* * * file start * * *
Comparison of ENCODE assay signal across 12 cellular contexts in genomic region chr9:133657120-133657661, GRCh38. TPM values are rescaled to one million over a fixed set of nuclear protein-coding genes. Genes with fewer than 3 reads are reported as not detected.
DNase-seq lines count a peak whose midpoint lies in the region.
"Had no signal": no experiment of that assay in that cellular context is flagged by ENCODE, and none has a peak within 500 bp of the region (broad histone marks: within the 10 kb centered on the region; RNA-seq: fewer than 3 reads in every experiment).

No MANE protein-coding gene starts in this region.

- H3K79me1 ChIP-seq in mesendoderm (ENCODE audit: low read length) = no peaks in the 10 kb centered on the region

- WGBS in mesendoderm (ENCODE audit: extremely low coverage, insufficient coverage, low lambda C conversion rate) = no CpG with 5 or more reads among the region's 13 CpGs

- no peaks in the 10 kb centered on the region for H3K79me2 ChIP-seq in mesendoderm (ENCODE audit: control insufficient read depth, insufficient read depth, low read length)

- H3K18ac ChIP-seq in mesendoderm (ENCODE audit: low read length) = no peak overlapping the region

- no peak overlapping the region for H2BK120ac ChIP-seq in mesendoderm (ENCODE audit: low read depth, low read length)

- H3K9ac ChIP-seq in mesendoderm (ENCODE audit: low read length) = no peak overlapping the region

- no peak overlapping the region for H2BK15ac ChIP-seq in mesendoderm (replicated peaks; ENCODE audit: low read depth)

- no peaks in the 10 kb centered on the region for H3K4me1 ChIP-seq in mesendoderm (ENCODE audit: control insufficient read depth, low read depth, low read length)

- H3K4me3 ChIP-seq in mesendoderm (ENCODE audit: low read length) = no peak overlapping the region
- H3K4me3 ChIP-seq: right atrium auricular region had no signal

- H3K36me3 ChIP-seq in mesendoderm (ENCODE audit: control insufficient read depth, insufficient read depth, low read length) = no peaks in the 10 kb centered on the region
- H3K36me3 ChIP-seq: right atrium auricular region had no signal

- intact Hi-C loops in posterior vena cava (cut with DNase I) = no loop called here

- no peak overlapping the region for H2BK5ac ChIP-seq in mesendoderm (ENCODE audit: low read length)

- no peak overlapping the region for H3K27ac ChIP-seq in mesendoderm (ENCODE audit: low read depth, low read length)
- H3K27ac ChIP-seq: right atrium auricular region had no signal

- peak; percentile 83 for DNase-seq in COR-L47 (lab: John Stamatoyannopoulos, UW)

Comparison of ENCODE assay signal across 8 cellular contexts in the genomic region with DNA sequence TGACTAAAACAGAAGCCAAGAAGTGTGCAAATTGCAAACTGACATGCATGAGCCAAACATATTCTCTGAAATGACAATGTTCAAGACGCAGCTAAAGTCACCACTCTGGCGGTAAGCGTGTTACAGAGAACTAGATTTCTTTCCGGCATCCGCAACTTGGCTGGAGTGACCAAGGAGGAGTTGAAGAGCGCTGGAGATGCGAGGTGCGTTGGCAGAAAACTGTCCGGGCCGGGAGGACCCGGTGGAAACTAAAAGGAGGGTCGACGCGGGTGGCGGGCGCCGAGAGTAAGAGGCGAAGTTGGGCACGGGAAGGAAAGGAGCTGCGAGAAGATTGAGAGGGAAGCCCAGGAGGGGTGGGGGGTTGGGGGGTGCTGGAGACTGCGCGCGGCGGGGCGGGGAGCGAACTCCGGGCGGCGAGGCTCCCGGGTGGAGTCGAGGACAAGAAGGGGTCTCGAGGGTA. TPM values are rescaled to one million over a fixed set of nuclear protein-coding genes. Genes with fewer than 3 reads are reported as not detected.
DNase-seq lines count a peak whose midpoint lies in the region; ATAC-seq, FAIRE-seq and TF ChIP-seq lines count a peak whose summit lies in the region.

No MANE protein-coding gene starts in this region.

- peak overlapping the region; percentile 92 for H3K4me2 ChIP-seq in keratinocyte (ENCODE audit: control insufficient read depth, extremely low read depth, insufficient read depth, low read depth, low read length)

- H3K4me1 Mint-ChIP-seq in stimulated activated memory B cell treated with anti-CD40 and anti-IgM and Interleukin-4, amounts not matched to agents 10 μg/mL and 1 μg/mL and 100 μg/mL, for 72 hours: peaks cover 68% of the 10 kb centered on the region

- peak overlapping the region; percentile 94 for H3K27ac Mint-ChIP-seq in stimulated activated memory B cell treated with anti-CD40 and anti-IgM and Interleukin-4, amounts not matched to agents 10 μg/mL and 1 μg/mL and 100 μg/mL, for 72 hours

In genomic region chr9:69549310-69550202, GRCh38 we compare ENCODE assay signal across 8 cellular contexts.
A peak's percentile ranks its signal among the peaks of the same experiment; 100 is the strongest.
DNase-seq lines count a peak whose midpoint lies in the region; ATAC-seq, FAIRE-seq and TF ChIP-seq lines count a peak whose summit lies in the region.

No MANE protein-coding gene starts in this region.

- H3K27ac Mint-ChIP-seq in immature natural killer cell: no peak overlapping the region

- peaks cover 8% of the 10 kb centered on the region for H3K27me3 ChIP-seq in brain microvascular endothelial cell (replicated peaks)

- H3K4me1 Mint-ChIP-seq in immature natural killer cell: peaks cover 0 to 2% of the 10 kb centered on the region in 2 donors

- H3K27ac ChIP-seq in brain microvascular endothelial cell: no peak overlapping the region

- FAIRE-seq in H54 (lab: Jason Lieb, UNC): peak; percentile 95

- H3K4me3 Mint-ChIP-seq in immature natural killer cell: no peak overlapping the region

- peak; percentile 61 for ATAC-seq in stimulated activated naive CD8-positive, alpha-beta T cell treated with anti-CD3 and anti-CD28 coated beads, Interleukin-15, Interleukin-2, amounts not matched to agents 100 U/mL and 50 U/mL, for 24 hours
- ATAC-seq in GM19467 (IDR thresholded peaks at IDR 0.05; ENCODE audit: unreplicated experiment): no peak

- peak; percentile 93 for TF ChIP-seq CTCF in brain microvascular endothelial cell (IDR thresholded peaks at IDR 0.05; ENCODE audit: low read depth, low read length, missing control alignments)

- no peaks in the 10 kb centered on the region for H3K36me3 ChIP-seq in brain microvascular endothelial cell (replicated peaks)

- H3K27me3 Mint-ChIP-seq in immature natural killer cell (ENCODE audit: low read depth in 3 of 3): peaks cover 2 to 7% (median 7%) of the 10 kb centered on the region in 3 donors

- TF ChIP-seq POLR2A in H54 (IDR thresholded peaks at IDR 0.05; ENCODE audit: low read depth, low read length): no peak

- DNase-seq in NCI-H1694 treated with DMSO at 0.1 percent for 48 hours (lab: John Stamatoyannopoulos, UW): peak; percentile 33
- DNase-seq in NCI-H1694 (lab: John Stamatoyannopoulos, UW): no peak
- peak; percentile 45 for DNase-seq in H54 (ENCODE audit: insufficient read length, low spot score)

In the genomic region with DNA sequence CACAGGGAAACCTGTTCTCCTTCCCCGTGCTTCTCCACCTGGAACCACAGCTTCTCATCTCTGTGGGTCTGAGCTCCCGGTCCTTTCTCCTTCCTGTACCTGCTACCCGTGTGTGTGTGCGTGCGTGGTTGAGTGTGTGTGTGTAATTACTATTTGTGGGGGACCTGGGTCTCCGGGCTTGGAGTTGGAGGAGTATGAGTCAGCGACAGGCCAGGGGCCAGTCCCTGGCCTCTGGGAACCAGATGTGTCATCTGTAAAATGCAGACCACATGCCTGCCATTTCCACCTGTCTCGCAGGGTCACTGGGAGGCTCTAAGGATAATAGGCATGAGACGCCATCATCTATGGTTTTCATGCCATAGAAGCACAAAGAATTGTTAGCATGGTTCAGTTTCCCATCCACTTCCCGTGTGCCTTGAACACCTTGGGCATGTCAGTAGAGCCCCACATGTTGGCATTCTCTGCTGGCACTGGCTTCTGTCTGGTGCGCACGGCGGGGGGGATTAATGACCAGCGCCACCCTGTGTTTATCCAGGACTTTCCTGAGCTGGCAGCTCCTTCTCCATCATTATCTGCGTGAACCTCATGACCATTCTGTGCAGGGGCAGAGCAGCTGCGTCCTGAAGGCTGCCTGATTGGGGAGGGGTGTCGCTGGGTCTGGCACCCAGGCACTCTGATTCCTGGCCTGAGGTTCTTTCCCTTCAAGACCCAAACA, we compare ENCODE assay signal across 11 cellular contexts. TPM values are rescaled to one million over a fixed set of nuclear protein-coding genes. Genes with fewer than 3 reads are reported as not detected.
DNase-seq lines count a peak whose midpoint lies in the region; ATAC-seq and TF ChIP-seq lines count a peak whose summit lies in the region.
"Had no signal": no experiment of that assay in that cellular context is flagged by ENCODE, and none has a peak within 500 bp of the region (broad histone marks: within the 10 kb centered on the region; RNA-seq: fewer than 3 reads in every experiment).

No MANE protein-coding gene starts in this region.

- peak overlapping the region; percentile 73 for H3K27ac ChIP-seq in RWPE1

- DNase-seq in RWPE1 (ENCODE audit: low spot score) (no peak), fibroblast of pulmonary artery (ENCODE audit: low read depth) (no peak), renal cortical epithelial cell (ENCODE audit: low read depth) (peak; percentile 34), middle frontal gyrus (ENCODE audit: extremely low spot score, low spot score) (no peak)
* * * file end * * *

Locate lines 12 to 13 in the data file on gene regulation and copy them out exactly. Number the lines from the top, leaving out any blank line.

- no peaks in the 10 kb centered on the region for H3K4me1 ChIP-seq in mesendoderm (ENCODE audit: control insufficient read depth, low read depth, low read length)

- H3K4me3 ChIP-seq in mesendoderm (ENCODE audit: low read length) = no peak overlapping the region